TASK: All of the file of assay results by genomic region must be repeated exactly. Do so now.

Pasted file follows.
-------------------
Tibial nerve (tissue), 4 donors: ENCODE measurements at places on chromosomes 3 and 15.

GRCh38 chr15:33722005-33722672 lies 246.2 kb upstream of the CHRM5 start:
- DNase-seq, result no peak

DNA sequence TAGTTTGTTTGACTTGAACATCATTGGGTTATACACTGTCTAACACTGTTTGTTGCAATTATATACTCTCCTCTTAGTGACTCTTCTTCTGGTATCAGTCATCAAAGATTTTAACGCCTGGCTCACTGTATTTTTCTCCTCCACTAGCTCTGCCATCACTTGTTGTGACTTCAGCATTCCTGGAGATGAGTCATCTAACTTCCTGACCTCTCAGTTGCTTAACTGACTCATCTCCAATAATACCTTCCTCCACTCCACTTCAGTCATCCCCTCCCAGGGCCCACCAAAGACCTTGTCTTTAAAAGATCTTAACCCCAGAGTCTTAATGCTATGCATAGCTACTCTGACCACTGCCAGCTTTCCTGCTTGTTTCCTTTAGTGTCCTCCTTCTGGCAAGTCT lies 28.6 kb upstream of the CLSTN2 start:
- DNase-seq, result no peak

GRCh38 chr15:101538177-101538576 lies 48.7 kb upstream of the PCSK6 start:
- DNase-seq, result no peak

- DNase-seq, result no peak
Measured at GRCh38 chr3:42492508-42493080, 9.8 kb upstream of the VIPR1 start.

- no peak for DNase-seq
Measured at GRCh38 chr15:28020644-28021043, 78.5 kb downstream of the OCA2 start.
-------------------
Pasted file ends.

Tibial nerve (tissue), 4 donors: ENCODE measurements at places on chromosomes 3 and 15.

GRCh38 chr15:33722005-33722672 lies 246.2 kb upstream of the CHRM5 start:
- DNase-seq, result no peak

DNA sequence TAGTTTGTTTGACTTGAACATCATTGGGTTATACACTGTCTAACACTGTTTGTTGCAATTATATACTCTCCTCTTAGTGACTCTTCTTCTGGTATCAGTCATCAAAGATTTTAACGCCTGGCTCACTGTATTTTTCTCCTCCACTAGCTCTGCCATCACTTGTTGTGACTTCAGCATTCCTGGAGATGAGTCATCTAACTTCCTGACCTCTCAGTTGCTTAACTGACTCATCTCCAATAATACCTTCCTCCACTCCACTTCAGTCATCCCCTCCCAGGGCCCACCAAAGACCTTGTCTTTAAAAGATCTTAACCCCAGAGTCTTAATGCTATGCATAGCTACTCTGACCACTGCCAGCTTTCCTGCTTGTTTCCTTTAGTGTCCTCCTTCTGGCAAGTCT lies 28.6 kb upstream of the CLSTN2 start:
- DNase-seq, result no peak

GRCh38 chr15:101538177-101538576 lies 48.7 kb upstream of the PCSK6 start:
- DNase-seq, result no peak

- DNase-seq, result no peak
Measured at GRCh38 chr3:42492508-42493080, 9.8 kb upstream of the VIPR1 start.

- no peak for DNase-seq
Measured at GRCh38 chr15:28020644-28021043, 78.5 kb downstream of the OCA2 start.